One more unexpected and fantastic advantage to having Barack Obama overturn the Bush administration's ban on federal funding for embryonic stem cell research: The stem cell research that did go on under Bush was often sponsored by private sources and benefactors. In our current economic downturn, those sources have bit hammered by losses, and might not be able to pony up enough cash to keep important research afloat. I spoke with Dr. Janet Rowley of the University of Chicago, a winner of the National Medal of Science who was invited to appear with the president at Monday's signing. She said:

"In one sense it's a return to normal, because you can argue that it hasn't been normal for a while, or at least under the Republican leadership. I don't think the Democrats have been so bad. But in this speech, Obama also promised to have scientific information and advice from people irrespective of their politics, and that politics should not impinge on and influence scientific decisions…. This statement has got broader implications than just the stem cell issue.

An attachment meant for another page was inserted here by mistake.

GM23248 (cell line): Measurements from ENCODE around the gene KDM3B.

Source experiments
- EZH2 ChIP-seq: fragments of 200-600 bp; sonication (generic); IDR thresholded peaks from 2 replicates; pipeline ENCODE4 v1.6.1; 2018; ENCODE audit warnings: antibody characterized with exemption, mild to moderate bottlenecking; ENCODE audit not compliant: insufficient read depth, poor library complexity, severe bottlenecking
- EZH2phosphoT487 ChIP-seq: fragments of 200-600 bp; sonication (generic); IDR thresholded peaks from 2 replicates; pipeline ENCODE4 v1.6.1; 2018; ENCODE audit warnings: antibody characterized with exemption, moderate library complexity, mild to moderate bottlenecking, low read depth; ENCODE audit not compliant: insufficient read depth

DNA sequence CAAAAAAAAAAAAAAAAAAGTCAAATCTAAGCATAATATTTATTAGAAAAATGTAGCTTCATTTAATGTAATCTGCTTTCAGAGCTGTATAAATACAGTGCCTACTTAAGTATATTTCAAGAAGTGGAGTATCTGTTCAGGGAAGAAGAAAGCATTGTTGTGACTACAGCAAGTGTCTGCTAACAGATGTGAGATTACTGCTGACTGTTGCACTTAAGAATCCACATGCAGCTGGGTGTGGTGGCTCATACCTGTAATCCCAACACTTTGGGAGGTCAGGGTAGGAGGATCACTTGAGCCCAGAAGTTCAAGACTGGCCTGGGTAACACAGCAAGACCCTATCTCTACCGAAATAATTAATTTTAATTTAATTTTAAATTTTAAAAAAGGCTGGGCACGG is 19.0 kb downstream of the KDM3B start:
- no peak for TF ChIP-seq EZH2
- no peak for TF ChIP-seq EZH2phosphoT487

Kai Wright sang the praises of this development earlier this week. Rowley continued:

I think for many people it will really have a major impact. 90 percent of my research is on leukemia and the relationship of genes that are active in leukemia as compared with normal blood cells. We haven't really used embryonic stem cells but this will make it much easier to do that because before, if you were doing human embryonic stem cell research you would do it with private money. And in this climate that can't be depended upon.

Certain parts of last month's Recovery Act also contain appropriations for medical and scientific research—which, Rowley says, many scientists are looking to in order to continue their work. "People with stem cell research will apply for money out of this stimulus package," she said. This is only another positive indication for the treatment of countless diseases and conditions.

Come correct, kids—What do you say? "Thank you, Democratic leadership."

I'm sure they'd respond: "You're welcome."

—DAYO OLOPADE

Covers the White House and Washington for The Root. Follow her on Twitter.

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